Temporary changes for Catholics
H1N1 concerns prompt precautions in churches
Laura Seitz, Deseret News
When congregants entered the Cathedral of the Madeleine Sunday morning and reached into the holy water font, it was empty.
And when they filed forward for Holy Communion during Mass, there was no wine to be sipped from a communal cup. Wafers usually placed on their tongues were dropped in their hands instead.
These disruptions of traditional practice were just the latest signs that swine flu has arrived.
The cathedral and other churches in the Catholic Diocese of Salt Lake City were adjusting this weekend to several temporary changes suggested by diocese officials last week amid growing concerns about the spread of the H1N1 virus.
There have been 127 hospitalizations related to both the H1N1 virus and the seasonal flu since Aug. 30, according to the Utah Department of Health, and four people have died of the flu so far this season.
Scott Dodge, a deacon at the Cathedral of the Madeleine, said he has never seen such precautions taken during services, but the congregation seems to be taking them in stride.
"The only part that I think is causing concern is not receiving Communion from the cup, because that's the way we normally receive Communion," Dodge said after Sunday's Mass.
But going without holy water is not something that comes naturally to some.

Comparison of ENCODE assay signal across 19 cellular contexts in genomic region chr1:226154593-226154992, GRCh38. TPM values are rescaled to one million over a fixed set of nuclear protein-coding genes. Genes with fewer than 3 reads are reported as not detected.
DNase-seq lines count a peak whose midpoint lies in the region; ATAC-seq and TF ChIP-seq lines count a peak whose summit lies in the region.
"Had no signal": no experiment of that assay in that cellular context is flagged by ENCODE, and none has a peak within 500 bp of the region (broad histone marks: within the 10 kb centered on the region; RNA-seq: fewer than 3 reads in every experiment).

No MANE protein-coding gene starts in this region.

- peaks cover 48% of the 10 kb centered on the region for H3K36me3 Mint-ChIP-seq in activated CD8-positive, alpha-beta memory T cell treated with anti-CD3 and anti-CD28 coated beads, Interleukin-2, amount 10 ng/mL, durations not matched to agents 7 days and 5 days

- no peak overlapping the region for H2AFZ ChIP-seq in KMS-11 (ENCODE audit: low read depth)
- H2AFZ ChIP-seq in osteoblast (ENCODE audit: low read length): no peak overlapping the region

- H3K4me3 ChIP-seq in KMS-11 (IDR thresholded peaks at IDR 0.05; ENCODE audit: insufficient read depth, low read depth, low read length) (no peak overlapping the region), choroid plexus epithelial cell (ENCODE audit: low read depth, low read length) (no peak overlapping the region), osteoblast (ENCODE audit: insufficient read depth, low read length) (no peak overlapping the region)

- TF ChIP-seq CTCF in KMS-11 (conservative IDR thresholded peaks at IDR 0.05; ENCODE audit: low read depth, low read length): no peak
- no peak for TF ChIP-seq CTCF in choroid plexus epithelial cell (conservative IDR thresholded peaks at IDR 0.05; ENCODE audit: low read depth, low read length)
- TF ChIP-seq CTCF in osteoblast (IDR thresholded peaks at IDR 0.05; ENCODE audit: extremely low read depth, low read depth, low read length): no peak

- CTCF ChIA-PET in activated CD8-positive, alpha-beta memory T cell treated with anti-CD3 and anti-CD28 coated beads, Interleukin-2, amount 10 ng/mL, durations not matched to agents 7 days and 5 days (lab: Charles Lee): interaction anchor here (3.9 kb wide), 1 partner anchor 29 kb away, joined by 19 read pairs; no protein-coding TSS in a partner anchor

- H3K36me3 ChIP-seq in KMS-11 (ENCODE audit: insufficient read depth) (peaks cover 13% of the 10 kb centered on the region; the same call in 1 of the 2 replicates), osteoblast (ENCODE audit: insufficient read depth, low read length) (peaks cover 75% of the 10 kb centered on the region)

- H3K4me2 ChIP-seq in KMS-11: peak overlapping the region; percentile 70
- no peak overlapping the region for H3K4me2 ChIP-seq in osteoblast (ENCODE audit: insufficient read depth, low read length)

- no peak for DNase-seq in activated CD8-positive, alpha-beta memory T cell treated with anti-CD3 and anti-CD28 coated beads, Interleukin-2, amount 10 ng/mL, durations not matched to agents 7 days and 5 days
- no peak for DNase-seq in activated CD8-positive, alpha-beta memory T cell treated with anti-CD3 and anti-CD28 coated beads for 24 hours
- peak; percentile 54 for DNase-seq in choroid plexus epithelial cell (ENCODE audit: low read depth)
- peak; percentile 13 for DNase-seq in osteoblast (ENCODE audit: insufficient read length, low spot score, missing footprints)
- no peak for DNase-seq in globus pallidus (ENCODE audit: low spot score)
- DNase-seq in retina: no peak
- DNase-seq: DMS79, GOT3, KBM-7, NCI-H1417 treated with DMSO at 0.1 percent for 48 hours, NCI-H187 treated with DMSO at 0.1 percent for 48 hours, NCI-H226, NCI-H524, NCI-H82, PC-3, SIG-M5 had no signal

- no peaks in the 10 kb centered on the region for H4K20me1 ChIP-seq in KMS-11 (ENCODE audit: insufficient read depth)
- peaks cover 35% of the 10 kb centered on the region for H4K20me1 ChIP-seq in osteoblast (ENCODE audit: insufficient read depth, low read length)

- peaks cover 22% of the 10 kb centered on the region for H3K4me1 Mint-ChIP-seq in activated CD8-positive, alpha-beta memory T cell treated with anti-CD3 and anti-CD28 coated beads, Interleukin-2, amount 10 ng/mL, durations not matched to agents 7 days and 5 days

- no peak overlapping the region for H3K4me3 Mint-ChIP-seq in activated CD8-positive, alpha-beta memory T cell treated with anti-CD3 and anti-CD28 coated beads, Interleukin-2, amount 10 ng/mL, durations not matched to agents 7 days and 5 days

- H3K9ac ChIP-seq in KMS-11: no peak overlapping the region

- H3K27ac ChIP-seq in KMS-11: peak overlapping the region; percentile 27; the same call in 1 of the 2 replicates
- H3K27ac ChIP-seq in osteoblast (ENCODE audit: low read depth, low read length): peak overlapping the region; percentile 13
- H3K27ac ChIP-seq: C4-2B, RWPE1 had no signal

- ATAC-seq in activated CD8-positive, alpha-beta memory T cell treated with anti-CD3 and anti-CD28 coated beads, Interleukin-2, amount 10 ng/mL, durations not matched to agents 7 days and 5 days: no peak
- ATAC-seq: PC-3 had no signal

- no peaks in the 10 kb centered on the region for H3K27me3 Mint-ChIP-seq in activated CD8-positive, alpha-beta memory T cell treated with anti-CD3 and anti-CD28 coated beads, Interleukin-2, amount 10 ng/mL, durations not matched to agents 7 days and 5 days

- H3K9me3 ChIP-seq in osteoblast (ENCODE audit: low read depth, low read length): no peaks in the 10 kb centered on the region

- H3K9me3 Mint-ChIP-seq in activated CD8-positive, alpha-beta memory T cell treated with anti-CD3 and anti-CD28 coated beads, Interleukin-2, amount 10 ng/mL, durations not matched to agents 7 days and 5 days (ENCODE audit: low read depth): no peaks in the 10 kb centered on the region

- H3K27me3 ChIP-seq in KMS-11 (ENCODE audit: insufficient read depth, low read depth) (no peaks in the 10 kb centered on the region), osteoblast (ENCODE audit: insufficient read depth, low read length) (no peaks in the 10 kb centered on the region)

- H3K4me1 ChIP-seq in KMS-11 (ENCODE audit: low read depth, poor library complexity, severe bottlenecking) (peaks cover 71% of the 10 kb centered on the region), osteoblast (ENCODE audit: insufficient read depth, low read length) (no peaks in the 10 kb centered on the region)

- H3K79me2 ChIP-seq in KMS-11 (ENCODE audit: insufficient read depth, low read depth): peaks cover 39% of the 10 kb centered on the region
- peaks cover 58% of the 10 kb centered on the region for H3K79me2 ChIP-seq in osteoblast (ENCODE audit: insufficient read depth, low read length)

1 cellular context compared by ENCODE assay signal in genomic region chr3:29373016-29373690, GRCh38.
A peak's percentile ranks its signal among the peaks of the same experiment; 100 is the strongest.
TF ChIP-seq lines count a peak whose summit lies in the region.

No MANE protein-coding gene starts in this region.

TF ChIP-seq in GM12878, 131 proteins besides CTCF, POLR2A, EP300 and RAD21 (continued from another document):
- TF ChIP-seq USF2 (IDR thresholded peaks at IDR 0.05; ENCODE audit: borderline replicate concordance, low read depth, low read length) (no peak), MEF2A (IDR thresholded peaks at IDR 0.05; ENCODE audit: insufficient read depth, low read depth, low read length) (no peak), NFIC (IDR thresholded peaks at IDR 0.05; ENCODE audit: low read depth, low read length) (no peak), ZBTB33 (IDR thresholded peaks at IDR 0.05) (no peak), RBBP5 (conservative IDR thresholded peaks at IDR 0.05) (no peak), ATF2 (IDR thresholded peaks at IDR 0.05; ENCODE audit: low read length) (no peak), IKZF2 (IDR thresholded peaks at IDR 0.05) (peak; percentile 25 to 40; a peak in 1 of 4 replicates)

"It's so reflexive to put your hand in (the font)," Dodge said. "I feel kind of bad when people look in there and see it's empty."
He said he expects the changes to last until health officials say the worst of the flu scare is over.
Anne Kurek, parish secretary for St. Joseph the Worker Catholic Church in West Jordan, said similar measures would be in place during the church's final service at its old building on Redwood Road Sunday evening, along with tissues and bottles of hand sanitizer.
"The biggest thing is we're asking people who are sick to stay home and take care of themselves, especially those who may be contagious," Kurek said.
She acknowledged it was difficult to suspend traditional parts of Mass. "I think some people are very fond of these things … but everybody is concerned about the spread of swine flu."
Still, it may be hard to adopt all of the changes overnight. During the "greeting of peace," which church leaders suggested be abbreviated to a verbal greeting or a bow of the head, there was still plenty of hugging and hand-shaking Sunday at the Cathedral of the Madeleine.
"As with any situation of this kind," stated a flier enclosed in the church bulletin, "there is a danger of both overreacting and under-reacting."
The common cup for Holy Communion will not be offered at Mass.
Holy Communion (wafer) will be placed in the hand rather than on the tongue.
Holy water will be temporarily removed from fonts at front doors.
The "greeting of peace" is to involve only a verbal greeting or a simple bow of the head.
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